A Hindu woman gives money to an elephant outside the Lord Jagannath temple ahead of the annual Rath Yatra, or chariot procession, in Ahmedabad, India, July 16, 2015. The annual religious procession commemorates a journey by Hindu god Jagannath, his brother Balabhadra and sister Subhadra, in specially made chariots. The annual Rath Yatra is celebrated on July 18. REUTERS/Amit Dave
A government advisory body has pitched for a complete ban on animals in circuses and suitable changes in legislation, saying the existing regulations are "unworkable" and ineffective in ending the "institutionalised cruelty" to animals.
The chairman of the Animal Welfare Board of India (AWBI), has written to the Ministry of Environment for a ban while observing that as many as 11 circuses are performing in the country without mandatory permission.
"It is the AWBI's considered opinion that the time has come for the government to bring an end to the use of animals in circuses and to make suitable changes in the legislation that prevents the use of animals in circus entertainment," AWBI chairman M Ravikumar has written.
The letter dated June 6, mentioned that as per the available records, around two hundred animals and birds are performing in circuses. There has been no response from the ministry to his communication as of now, Ravikumar told PTI.
The AWBI has, since 2014, suspended the performing animals' registration of 16 circuses and cancelled the registration of 10.
Ravikumar, in his letter, detailed the cruelty meted out to animals, including the regular use of banned tools like bull hooks on elephants, beating with sticks, whipping, poking with scrap metal rods, which he said has resulted in them showing "signs of physical and psychological trauma".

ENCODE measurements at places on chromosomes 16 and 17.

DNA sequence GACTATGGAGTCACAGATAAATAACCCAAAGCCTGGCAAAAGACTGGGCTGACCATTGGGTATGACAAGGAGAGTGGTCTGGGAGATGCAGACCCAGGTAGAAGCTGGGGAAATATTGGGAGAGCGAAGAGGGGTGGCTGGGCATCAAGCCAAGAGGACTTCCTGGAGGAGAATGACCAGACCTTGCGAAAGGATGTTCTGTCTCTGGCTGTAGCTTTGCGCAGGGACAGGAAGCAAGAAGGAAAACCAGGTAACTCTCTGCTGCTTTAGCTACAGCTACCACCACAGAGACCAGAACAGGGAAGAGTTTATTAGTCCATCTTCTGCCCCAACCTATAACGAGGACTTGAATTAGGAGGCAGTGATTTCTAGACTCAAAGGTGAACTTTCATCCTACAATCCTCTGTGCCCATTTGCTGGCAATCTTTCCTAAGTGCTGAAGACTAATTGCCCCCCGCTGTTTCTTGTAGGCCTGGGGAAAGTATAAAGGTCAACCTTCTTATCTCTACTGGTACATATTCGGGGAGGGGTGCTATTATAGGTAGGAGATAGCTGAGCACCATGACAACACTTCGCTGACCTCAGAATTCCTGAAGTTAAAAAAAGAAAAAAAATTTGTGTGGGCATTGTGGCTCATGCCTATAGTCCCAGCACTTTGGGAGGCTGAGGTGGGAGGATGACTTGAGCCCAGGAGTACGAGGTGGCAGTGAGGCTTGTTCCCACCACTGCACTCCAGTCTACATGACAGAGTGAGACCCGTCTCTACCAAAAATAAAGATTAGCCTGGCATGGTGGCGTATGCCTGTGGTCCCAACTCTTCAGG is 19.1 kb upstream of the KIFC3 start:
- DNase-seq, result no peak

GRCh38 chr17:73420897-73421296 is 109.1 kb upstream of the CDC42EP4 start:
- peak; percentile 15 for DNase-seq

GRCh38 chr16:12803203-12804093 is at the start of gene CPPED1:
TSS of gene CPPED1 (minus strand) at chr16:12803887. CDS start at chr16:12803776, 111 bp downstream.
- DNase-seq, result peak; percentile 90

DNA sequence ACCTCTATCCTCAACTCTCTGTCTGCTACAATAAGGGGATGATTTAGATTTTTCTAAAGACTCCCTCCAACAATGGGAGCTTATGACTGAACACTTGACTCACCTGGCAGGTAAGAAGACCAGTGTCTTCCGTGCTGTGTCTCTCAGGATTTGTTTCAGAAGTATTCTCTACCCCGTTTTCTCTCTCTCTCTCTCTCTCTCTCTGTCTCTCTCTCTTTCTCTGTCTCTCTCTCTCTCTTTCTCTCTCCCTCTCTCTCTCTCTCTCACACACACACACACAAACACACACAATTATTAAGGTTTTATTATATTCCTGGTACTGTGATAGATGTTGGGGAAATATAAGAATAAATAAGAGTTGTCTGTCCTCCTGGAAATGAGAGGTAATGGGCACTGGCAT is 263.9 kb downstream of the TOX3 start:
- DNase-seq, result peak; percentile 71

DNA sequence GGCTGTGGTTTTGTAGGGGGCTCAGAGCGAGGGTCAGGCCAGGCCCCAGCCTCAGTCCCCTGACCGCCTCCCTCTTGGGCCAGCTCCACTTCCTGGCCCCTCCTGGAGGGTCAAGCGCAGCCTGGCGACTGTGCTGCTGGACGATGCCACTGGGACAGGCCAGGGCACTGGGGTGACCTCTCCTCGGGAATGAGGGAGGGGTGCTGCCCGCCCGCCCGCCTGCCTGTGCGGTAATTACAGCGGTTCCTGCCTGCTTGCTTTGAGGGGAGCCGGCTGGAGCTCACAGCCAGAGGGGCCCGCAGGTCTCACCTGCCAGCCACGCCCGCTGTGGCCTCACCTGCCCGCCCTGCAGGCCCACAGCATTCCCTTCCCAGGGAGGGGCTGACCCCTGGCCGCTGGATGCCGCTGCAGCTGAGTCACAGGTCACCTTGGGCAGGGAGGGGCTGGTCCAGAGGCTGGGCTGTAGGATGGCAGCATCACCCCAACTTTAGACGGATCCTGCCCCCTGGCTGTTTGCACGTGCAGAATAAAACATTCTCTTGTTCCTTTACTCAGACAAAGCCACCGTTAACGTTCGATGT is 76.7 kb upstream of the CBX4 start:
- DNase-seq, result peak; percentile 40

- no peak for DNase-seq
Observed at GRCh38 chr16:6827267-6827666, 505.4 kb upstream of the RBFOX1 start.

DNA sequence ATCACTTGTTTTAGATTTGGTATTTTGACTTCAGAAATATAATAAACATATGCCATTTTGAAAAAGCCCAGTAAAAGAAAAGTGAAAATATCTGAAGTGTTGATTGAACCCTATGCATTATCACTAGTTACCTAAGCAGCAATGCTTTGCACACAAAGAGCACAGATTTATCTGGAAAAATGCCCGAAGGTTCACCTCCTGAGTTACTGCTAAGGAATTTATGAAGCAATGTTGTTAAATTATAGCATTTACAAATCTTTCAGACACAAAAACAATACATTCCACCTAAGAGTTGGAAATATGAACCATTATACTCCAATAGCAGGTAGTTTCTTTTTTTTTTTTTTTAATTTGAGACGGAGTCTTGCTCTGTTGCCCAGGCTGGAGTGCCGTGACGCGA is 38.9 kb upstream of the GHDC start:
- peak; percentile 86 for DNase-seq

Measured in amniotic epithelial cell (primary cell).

The stocks of animals with circuses keeps changing repeatedly, without intimation to the AWBI, the letter said, which also mentions the death of animals and their use for illegal breeding and trade.
"It has been clearly shown that not only is the current regulatory framework unworkable, there are virtually no cases where circuses have met all required criteria for keeping animals. Further, a large number of circuses have been detected to be operating entirely without regulatory permits.
"In view of the above, it is requested to consider the welfare of animals a priority and pass this strong legislation which is vital to end institutionalised cruelty to animals in circuses," Ravikumar wrote.
AWBI is a statutory body under the Prevention of Cruelty to Animals Act, 1960, for the promotion of animal welfare and prevention of pain and suffering to animals.
Animal rights activists welcomed the AWBI recommendation and appealed to the Environment Ministry to bring the necessary changes.
Arpan Sharma of the Federation of Indian Animal Protection Organisations (FIAPO), an umbrella body of welfare forums, said the observation is relevant and timely.
"Coming from the agency who is in charge of circus animal regulation, it is the most credible and comprehensive paper advocating end to animal circuses. It observes that the process of training animals to perform unnatural tricks is inherently abusive, as shown in numerous inspection reports," he said.
The Prevention of Cruelty to Animals Act, 1960, Performing Animals (Registration) Rules, 2001, and the Wildlife Protection Act, 1972, currently form the regulatory framework to prevent cruelty against animals.